More connected homes are safer homes — especially for the young and elderly. We are in the midst of one of the largest demographic and technological shifts in the history of humanity. Our elderly population is expected to become the largest single age segment in the world by 2050. Our ability to create better outcomes for them while letting them live independently at home is better for patients, caregivers, family, loved ones and health providers as well. At IFA we heard from Nokia’s Cedric Hutchingsabout how his company is exploring opportunities to integrate Watson IoT with Nokia’s wearables and smart devices for home care. Their goal is a system that helps to detect and alert caregivers to potential problems such as: deviation from daily routines, abnormal vital signs and sudden changes in the home environment. Voice-activated interfaces in the home will be able to take simple commands (such as “call an ambulance”) and offer reminders to take medicines or turn off appliances.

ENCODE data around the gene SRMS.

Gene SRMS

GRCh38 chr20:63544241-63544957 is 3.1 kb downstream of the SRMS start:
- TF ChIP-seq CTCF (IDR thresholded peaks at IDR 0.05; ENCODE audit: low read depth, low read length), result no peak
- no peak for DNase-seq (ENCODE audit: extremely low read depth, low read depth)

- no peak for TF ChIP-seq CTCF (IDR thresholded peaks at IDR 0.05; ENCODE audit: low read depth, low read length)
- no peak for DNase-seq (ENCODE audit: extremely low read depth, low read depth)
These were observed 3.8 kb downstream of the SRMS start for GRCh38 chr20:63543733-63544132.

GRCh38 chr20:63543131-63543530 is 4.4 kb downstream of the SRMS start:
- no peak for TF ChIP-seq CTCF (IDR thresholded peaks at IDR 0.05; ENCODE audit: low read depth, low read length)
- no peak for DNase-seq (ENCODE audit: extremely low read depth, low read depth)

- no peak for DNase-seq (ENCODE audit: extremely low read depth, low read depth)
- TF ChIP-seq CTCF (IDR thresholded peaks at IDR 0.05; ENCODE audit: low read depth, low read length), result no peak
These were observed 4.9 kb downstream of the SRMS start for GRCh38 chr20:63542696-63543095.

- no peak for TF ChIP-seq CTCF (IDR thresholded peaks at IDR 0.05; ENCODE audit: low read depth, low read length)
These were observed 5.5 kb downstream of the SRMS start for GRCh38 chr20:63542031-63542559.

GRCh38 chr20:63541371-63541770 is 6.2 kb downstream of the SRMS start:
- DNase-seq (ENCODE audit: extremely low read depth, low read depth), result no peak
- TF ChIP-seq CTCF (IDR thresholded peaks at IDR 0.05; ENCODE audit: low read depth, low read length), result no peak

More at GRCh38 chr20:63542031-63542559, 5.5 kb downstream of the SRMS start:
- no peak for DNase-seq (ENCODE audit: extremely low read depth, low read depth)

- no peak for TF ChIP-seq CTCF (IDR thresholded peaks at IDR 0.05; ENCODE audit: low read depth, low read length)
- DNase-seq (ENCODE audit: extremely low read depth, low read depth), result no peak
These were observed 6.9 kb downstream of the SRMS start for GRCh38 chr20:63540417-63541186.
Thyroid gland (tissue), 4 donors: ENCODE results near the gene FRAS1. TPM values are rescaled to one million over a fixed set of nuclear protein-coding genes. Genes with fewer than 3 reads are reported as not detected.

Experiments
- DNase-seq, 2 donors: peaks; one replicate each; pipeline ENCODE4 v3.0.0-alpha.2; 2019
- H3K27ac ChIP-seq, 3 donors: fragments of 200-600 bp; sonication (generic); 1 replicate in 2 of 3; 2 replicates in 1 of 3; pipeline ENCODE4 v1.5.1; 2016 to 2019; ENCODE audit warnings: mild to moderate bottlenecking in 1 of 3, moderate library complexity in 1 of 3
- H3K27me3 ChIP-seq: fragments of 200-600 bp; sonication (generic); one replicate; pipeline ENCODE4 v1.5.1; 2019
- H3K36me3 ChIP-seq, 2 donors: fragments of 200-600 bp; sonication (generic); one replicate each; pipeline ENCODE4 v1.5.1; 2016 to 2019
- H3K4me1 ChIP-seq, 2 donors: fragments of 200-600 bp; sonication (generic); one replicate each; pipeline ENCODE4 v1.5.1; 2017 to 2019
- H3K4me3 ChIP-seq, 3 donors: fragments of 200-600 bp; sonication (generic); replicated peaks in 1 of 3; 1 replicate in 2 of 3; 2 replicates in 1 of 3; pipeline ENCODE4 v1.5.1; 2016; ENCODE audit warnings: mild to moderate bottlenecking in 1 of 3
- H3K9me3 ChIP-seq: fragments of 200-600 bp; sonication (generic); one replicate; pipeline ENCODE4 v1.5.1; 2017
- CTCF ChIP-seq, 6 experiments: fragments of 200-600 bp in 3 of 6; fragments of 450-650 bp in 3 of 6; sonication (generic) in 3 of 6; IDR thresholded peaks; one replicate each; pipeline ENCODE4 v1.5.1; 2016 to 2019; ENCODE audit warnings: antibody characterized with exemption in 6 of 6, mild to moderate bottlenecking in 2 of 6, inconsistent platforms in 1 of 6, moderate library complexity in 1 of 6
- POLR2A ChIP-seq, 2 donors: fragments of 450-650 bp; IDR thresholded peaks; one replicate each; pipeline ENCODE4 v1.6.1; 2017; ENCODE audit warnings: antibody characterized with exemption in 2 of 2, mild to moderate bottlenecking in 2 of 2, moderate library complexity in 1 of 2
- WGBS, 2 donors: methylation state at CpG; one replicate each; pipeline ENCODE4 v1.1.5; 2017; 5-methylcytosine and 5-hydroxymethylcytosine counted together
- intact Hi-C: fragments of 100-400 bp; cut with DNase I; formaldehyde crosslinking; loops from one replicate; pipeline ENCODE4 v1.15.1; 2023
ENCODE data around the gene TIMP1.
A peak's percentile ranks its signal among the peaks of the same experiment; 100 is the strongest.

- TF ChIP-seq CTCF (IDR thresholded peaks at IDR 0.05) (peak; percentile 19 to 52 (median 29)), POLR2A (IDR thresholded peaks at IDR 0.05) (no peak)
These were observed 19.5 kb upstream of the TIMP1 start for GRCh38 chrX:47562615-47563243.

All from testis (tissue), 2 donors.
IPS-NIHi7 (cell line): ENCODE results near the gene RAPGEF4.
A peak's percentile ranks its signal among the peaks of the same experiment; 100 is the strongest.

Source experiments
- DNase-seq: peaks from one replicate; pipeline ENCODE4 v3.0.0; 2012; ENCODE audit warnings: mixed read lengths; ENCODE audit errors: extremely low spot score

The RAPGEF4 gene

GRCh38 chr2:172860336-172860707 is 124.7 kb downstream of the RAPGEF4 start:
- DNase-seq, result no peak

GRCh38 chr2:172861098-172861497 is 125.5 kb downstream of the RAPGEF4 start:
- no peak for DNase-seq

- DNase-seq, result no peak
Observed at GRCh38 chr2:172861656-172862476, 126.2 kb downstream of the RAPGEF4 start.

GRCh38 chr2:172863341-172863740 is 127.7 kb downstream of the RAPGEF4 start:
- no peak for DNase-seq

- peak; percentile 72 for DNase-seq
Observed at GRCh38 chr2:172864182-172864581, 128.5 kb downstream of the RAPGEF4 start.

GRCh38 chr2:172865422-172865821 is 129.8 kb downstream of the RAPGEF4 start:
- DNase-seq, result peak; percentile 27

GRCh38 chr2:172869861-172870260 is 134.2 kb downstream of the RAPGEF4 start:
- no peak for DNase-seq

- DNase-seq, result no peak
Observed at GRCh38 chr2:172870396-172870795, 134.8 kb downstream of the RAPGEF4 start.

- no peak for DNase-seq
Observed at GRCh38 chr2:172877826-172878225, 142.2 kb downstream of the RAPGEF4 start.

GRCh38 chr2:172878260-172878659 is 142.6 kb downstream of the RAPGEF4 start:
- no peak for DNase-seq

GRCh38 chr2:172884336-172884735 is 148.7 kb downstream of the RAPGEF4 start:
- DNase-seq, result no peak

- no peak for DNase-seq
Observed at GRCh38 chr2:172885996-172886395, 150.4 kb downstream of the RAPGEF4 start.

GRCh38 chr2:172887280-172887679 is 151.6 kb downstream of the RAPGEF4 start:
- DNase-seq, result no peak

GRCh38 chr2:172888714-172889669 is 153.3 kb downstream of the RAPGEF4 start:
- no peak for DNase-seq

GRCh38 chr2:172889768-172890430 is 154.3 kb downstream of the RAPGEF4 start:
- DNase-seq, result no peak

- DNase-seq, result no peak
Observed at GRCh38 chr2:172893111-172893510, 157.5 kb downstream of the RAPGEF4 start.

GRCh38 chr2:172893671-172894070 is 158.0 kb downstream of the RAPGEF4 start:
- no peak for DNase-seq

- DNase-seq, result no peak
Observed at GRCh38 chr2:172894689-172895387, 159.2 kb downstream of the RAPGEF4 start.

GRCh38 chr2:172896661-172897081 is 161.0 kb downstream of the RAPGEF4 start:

I hope those who watched my IFA keynote left with a powerful sense of excitement about how exciting new technologies like the internet of things and cognitive computing are enabling such an incredible period of rapid technological change. I hope that I, along with my friends from Whirlpool, Panasonic, Nokia and Bragi, managed to convey the great opportunity we have before us to enhance our relationship with the physical world making appliances, machines, devices, homes, cars and buildings better, safer, more intuitive and interactive.